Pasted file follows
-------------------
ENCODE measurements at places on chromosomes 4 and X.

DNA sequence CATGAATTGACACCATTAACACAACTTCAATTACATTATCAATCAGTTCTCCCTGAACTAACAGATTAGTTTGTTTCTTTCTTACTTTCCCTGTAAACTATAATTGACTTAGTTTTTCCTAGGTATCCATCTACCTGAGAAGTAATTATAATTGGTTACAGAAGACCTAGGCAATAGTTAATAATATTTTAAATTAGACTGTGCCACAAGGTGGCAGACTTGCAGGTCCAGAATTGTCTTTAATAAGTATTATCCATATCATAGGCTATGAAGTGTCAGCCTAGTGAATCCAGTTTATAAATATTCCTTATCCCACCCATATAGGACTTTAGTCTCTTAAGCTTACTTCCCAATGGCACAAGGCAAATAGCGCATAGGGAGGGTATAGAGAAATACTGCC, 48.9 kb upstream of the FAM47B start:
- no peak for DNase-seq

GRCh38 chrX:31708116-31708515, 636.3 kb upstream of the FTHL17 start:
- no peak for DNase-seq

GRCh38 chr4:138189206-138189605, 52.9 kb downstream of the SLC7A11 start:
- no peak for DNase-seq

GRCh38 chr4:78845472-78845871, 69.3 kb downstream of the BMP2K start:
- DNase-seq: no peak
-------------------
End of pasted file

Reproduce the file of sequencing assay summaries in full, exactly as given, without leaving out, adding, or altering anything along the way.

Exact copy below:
ENCODE measurements at places on chromosomes 4 and X.

DNA sequence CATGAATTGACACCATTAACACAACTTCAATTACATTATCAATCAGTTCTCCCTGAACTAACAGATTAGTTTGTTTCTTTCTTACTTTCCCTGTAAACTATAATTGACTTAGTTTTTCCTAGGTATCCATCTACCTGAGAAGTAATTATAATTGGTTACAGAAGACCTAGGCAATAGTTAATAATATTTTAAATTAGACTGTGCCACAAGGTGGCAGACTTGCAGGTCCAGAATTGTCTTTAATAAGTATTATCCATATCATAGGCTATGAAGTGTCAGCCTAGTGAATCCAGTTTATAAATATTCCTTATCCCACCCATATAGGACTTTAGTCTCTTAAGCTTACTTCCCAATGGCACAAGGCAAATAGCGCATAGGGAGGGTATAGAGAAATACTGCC, 48.9 kb upstream of the FAM47B start:
- no peak for DNase-seq

GRCh38 chrX:31708116-31708515, 636.3 kb upstream of the FTHL17 start:
- no peak for DNase-seq

GRCh38 chr4:138189206-138189605, 52.9 kb downstream of the SLC7A11 start:
- no peak for DNase-seq

GRCh38 chr4:78845472-78845871, 69.3 kb downstream of the BMP2K start:
- DNase-seq: no peak